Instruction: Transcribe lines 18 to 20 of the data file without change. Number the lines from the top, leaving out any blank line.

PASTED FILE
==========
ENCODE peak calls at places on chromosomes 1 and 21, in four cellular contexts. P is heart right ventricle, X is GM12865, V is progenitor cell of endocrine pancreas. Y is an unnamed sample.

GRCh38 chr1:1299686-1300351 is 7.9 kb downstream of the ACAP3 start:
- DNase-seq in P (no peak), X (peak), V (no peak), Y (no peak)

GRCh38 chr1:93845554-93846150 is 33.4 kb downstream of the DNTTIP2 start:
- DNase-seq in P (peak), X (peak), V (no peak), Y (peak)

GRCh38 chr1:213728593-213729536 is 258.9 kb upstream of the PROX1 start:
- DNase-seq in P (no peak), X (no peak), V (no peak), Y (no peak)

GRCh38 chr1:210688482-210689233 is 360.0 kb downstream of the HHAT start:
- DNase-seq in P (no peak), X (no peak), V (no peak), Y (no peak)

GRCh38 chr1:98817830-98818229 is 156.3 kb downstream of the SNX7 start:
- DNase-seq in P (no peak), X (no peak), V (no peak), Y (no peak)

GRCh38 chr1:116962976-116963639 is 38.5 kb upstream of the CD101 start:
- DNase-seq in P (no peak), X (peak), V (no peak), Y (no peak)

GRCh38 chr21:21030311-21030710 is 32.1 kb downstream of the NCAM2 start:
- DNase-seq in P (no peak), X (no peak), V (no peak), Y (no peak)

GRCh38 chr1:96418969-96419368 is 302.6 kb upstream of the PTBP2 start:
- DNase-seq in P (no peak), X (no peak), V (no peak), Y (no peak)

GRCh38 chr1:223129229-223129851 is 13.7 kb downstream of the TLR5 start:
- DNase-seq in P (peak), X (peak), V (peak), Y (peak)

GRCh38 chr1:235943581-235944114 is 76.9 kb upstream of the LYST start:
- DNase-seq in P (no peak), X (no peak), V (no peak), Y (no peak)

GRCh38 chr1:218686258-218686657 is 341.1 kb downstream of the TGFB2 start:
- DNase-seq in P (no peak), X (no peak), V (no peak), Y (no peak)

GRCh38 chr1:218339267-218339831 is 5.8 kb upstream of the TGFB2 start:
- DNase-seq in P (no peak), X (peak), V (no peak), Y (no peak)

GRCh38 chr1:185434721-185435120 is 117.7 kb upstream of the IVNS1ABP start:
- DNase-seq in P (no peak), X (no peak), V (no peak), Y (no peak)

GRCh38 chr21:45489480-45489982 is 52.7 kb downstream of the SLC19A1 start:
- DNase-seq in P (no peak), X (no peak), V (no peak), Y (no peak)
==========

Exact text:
GRCh38 chr1:223129229-223129851 is 13.7 kb downstream of the TLR5 start:
- DNase-seq in P (peak), X (peak), V (peak), Y (peak)

GRCh38 chr1:235943581-235944114 is 76.9 kb upstream of the LYST start: